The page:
Common Anti-Oxidant May Help Slow MS Progression

Multiple sclerosis is a debilitating condition that currently has no cure available. The best that most medications can do is slow down or halt is progression temporarily. But researchers are trying to know more about the disease and how to battle it from different fronts. They are also discovering other ways to halt its progression. One of the recent discoveries made concerns the beneficial effect of a common over-the-counter anti-oxidant.

Researchers from the Oregon Health & Science University found out that patients with secondary progressive multiple sclerosis or SPMS showed a reduced incidence of whole brain atrophy when taking a igh dose of lipoic acid daily for a period of two  years. Lipoic acid is a naturally occurring anti-oxidant that is commonly available as an over-the-counter supplement. The study shows that it can become an effective treatment for SPMS.

Multiple Sclerosis in general is a disease characterized by an impaired immune system that begins to attack myelin, which is the protective covering of nerve fibers in the central nervous system. It is characterized by impaired nerve and brain communication which can lead to different symptoms such as weakness, walking difficulties, numbness as well as tingling sensations in the face, limbs or body along with other symptoms. Relapsing-Remising Multiple Sclerosis or RRMS is the most common type of the disease characterized by flare-ups of the disease followed by a period of remission of the symptoms in a cycle.  Many patients who have RRMS eventually progress to SPMS, which is characterized by worsening nerve damage and loss, with symptoms becoming even worse and with remissions becoming less frequent. This stage of the disease also has no cure, although there are some therapies available that can help in slowing down its progression.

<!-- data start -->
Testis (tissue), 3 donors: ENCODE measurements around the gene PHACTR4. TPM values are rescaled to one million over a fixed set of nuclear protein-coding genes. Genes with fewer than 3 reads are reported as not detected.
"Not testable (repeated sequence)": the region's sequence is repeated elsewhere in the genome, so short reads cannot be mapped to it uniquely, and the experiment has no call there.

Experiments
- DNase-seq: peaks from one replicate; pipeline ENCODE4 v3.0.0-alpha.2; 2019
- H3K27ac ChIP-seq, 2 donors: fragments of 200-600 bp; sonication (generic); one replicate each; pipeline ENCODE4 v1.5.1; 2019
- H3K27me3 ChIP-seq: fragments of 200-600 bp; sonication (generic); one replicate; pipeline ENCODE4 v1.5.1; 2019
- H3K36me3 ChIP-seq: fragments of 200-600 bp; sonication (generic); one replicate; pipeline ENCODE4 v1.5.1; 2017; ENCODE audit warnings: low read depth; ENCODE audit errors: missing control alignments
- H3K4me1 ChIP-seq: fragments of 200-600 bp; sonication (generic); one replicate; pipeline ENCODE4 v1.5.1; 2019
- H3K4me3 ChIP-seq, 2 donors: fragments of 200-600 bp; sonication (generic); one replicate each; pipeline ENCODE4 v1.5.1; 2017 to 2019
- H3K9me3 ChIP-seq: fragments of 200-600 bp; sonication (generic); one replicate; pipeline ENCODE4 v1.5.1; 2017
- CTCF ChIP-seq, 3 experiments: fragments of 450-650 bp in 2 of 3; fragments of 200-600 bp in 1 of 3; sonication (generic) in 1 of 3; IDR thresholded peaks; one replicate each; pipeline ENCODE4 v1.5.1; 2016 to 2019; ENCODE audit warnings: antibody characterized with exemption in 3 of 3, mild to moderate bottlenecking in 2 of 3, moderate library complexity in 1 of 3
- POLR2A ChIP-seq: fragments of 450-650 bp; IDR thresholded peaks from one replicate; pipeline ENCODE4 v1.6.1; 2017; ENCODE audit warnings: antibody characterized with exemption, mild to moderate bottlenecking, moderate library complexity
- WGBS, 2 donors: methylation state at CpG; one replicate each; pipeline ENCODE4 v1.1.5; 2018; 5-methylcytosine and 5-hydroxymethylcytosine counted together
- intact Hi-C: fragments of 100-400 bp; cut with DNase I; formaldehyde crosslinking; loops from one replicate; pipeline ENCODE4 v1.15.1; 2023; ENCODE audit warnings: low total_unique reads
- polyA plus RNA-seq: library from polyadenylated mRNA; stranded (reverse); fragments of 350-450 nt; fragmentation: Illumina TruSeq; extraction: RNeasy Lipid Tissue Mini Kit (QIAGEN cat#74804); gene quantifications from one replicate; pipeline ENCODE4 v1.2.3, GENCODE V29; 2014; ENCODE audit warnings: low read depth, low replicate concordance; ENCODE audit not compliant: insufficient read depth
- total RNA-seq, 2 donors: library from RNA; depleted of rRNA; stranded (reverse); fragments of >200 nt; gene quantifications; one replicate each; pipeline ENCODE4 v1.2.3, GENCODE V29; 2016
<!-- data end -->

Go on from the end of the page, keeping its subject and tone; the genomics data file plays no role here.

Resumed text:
The randomized, double-blind study, led by Dr. Rebecca Spain of the Oregon Health & Science University School of Medicine in Portland, involved 51 adults with ages ranging from 40 to 70 years old. All of the patients had been diagnosed with SPMS. In the said study, 27 participants were randomly receiving 1,200mg of lipoic acid daily for a period of two years. The remaining 21 subjects were given a placebo for the same period. In order to determine the effects, each participant was assessed by taking MRI scans of their brain volume at study baseline and each year thereafter in order to take note of any changes in brain volume for each of the participants.

The researchers have found out that those who were given lipoic acid experienced a 68 percent reduction in the average rate of while brain atrophy as compared to those who took a placebo. In addition, the researchers noted that participants who were taking lipoic acid experienced fewer incidences of falling as well as better walking times as compared to those who took the placebo. Not only that, the researchers also found that lipoic acid is considered as generally safe and tolerable for common use, the most common side effect of which is having gastrointestinal upset.

While the study shows great promise and provides hope to patients with SPMS, further clinical trials may be needed with a greater number of participants before this antioxidant can be recommended as a safe but effective treatment for MS. Results of the said study was recently reported in the journal Neuroimmunology & Neuroinflammation.

Source: Medical News Today

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